biology course. The trial judge was unpersuaded by Behe's defense.

After the trial judge granted the defendants' motion for summary
judgment on August 8, 2008, the plaintiffs promptly appealed,
asserting, inter alia, that the University of California's policy on
high school biology courses "constitutes viewpoint discrimination,
content discrimination, and content-based regulation, which conflict
with the First Amendment." Of particular interest in the preparation
from the appeal was the California Council of Science and Technology's
amicus curiae brief. Coauthored by attorneys from Pepper Hamilton LLP
who were part of the legal team representing the plaintiffs in
Kitzmiller v. Dover, the 2005 case over "intelligent design"
creationism, the brief argued, "Students educated with these textbooks
will not be adequately prepared for science courses."

The Ninth Circuit affirmed the trial court's ruling that the
University of California's policy was constitutional on its face and
as applied, writing, "The plaintiffs have not alleged facts showing
any risk that UC's policy will lead to the suppression of speech. ...
the plaintiffs fail to allege facts showing that this policy is
discriminatory in any way. ... The district court correctly determined
that UC's rejections of the Calvary [Baptist School] courses
[including a biology class that used Biology: God's Living Creation]
were reasonable and did not constitute viewpoint discrimination. ...
The plaintiffs assert a myriad of legal arguments attacking the
district court's decision, all of which lack merit." Documents from
the case are available on NCSE's website, in a special section devoted
to ACSI v. Stearns.

For the Ninth Circuit's ruling (PDF), visit: 

For NCSE's collection of documents from the case, visit: 


The National Academy of Sciences is to honor NCSE's executive director
Eugenie C. Scott with its most prestigious award, the Public Welfare
Medal. According to a January 11, 2010, press release, "the medal is
presented annually to honor extraordinary use of science for the
public good"; Scott was chosen "for championing the teaching of
evolution in the United States and for providing leadership to the
National Center for Science Education." She will receive the award on
April 25, 2010, during the Academy's 147th annual meeting.

The president of the National Academy of Sciences, Ralph J. Cicerone,
commented, "Eugenie Scott has worked tirelessly and very effectively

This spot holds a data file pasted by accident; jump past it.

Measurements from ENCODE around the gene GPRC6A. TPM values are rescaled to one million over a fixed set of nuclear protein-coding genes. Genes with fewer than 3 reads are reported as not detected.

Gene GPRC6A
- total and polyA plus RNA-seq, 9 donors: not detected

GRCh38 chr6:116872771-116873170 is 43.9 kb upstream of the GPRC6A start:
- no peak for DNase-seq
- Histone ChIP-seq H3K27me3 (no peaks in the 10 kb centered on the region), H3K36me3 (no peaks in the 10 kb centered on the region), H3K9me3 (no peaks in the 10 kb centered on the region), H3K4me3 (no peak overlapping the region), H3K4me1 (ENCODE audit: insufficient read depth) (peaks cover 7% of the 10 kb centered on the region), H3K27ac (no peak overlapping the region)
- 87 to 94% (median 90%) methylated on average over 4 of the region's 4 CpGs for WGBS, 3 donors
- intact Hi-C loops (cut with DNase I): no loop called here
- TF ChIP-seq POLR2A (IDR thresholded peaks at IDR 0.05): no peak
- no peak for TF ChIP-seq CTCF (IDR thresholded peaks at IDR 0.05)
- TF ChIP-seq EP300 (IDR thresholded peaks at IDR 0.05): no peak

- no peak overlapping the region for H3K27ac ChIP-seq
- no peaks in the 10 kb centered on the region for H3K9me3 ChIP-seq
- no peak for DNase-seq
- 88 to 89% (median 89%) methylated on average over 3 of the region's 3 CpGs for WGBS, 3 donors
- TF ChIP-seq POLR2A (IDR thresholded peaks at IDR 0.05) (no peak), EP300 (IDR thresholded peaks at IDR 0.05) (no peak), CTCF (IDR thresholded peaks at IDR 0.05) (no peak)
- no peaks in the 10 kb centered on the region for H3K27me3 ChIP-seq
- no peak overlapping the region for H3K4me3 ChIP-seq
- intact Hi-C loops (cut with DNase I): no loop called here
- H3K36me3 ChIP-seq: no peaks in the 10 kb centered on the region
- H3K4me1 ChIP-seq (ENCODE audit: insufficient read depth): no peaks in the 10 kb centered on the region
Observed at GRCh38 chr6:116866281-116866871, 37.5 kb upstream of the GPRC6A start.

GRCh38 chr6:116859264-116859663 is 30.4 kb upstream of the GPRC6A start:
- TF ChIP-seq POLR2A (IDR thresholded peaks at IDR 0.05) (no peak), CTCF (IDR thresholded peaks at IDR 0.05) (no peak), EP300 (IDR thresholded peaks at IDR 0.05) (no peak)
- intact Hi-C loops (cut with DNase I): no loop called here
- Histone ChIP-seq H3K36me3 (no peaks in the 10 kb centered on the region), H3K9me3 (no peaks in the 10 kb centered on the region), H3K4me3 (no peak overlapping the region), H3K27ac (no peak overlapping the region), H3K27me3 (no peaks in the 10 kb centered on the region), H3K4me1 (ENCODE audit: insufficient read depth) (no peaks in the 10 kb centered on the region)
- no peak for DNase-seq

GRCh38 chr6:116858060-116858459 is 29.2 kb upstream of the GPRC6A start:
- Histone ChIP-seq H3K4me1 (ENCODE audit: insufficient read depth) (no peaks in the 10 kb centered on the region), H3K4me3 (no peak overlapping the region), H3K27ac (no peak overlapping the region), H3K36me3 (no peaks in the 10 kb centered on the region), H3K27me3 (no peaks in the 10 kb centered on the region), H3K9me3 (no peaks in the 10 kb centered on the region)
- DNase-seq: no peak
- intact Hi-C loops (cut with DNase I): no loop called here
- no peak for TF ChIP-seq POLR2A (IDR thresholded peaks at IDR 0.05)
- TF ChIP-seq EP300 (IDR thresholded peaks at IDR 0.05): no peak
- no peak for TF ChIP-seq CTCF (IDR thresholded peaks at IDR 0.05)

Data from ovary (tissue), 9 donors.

to improve public understanding of both the nature of science and the
science of evolution," and the chair of the Public Welfare Medal
selection committee, John Brauman, added, "We honor her for many years
of organizing coalitions of scientists, parents, teachers, business
people, clergy, and others to defend the teaching of evolution."

"I am profoundly honored by the National Academy's choice of me to
receive the Public Welfare Medal," Scott said. "Really, it honors not
just my work, and not just the work of the National Center for Science
Education. Rather, it honors the work of a host of dedicated,
thoughtful, and passionate people who have labored in defense of the
teaching of evolution in the public schools. I have been privileged to
work with them over the years, and I am proud to accept the award on
their behalf."

Previous recipients of the medal include Neal Lane, Norman Borlaug,
William T. Golden, Maxine F. Singer, C. Everett Koop, and Carl Sagan.
The National Academy of Sciences is a private, nonprofit institution
that was established under a congressional charter signed by President
Abraham Lincoln in 1863. It recognizes achievement in science by
election to membership, and provides science, technology, and health
policy advice to the federal government and other organizations.

For the Academy's press release, visit: 


Lawrence S. Lerner lauded the second edition of Eugenie C. Scott's
Evolution vs. Creationism: An Introduction (Greenwood Press/University
of California Press, 2009), writing, "Evolution vs. Creationism is a
superb introductory guide through the tangle, whether the reader
wishes simply to get a clear basic picture of what is going on and
what one might expect in the future, or plans to dig further into the

"Scott writes with crystal clarity and punctilious fairness," Lerner
adds in his review, published in the American Physical Society's Forum
on Physics & Society newsletter (January 2010; 39 [1]). "She never
gets bogged down in excessive detail and yet never sacrifices accuracy
to brevity. She is the long-time Executive Director of the National
Center for Science Education, the national clearinghouse for teaching
good science (and especially evolution). Hence she has, and skillfully
conveys, a bird's-eye view of the world of creationism."

Also reviewed is the updated edition of But Is It Science?
(Prometheus, 2009), edited by Robert T. Pennock and Michael Ruse.
"[T]hey have assembled essays that provide a fine historical,
scientific, religious, and legal background," Lerner writes.
Especially praised is Nick Matzke's contribution, which "shows in
painstaking detail that for all its claims, ["intelligent design"
creationism] is nothing more than a rephrasing of creationism with
some changes of emphasis."

Lerner is Professor Emeritus in the College of Natural Sciences and
Mathematics at California State University, Long Beach. He is a
nationally recognized expert on state science standards, having
reviewed them regularly for the Fordham Foundation. A frequent
contributor to Reports of the NCSE, most recently with "Whither
'Intelligent Design Creationism?" (RNCSE 29:4), Lerner received NCSE's
Friend of Darwin award in 2003.

For Lerner's review, visit: 

Thanks for reading! And don't forget to visit NCSE's website -- -- where you can always find the latest news on 
evolution education and threats to it.


Glenn Branch
Deputy Director
National Center for Science Education, Inc.
420 40th Street, Suite 2
Oakland, CA 94609-2509
510-601-7203 x310
fax: 510-601-7204